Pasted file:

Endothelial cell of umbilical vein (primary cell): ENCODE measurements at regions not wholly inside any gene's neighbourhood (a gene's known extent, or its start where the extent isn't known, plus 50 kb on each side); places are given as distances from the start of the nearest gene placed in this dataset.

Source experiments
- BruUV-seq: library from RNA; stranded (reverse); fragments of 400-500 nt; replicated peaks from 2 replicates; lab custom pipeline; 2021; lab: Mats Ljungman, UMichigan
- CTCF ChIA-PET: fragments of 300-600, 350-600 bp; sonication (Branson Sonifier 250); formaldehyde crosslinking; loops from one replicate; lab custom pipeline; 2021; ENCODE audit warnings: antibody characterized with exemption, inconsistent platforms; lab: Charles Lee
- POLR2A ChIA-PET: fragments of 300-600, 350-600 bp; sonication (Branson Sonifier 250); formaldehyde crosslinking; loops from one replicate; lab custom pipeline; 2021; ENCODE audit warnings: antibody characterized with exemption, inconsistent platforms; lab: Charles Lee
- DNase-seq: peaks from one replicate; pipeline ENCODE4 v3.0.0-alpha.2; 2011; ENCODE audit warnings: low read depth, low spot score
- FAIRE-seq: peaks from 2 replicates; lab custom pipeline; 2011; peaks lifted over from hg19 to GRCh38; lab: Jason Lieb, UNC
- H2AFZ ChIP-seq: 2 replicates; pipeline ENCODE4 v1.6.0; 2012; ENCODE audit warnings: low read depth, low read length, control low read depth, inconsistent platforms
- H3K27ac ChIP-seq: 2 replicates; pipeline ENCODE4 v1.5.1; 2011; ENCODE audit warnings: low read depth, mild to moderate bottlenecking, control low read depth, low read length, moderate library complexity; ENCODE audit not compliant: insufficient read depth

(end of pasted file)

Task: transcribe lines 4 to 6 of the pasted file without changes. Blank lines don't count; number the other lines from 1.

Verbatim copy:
- CTCF ChIA-PET: fragments of 300-600, 350-600 bp; sonication (Branson Sonifier 250); formaldehyde crosslinking; loops from one replicate; lab custom pipeline; 2021; ENCODE audit warnings: antibody characterized with exemption, inconsistent platforms; lab: Charles Lee
- POLR2A ChIA-PET: fragments of 300-600, 350-600 bp; sonication (Branson Sonifier 250); formaldehyde crosslinking; loops from one replicate; lab custom pipeline; 2021; ENCODE audit warnings: antibody characterized with exemption, inconsistent platforms; lab: Charles Lee
- DNase-seq: peaks from one replicate; pipeline ENCODE4 v3.0.0-alpha.2; 2011; ENCODE audit warnings: low read depth, low spot score